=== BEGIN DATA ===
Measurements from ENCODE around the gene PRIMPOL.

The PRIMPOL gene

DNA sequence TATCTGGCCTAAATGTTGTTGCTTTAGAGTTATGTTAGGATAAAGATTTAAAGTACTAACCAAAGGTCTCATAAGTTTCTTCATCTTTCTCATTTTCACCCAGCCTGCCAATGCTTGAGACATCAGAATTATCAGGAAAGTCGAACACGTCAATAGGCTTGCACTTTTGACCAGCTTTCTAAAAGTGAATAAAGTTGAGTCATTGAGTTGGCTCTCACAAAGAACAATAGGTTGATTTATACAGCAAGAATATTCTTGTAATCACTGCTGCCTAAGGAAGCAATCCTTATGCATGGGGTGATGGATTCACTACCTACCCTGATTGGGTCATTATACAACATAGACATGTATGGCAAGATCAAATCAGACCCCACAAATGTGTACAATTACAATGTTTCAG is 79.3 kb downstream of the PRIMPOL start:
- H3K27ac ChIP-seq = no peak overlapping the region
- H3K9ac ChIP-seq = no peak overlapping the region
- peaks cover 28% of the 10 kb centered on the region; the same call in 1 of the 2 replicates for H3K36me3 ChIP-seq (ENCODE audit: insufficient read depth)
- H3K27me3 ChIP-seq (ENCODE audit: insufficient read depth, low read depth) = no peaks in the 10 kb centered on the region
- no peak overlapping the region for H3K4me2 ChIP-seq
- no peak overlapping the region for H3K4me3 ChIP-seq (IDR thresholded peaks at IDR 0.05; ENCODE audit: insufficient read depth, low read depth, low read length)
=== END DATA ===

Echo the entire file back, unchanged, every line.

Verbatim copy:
Measurements from ENCODE around the gene PRIMPOL.

The PRIMPOL gene

DNA sequence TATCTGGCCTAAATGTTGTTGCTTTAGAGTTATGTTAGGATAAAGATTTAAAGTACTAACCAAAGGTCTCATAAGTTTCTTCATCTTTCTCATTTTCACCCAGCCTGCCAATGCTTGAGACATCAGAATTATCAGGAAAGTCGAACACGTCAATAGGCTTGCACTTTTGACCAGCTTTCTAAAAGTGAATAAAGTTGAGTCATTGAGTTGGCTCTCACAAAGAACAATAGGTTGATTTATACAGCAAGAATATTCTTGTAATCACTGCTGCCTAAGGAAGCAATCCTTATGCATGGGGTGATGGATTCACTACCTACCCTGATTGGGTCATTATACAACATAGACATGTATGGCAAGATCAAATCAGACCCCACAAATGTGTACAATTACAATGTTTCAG is 79.3 kb downstream of the PRIMPOL start:
- H3K27ac ChIP-seq = no peak overlapping the region
- H3K9ac ChIP-seq = no peak overlapping the region
- peaks cover 28% of the 10 kb centered on the region; the same call in 1 of the 2 replicates for H3K36me3 ChIP-seq (ENCODE audit: insufficient read depth)
- H3K27me3 ChIP-seq (ENCODE audit: insufficient read depth, low read depth) = no peaks in the 10 kb centered on the region
- no peak overlapping the region for H3K4me2 ChIP-seq
- no peak overlapping the region for H3K4me3 ChIP-seq (IDR thresholded peaks at IDR 0.05; ENCODE audit: insufficient read depth, low read depth, low read length)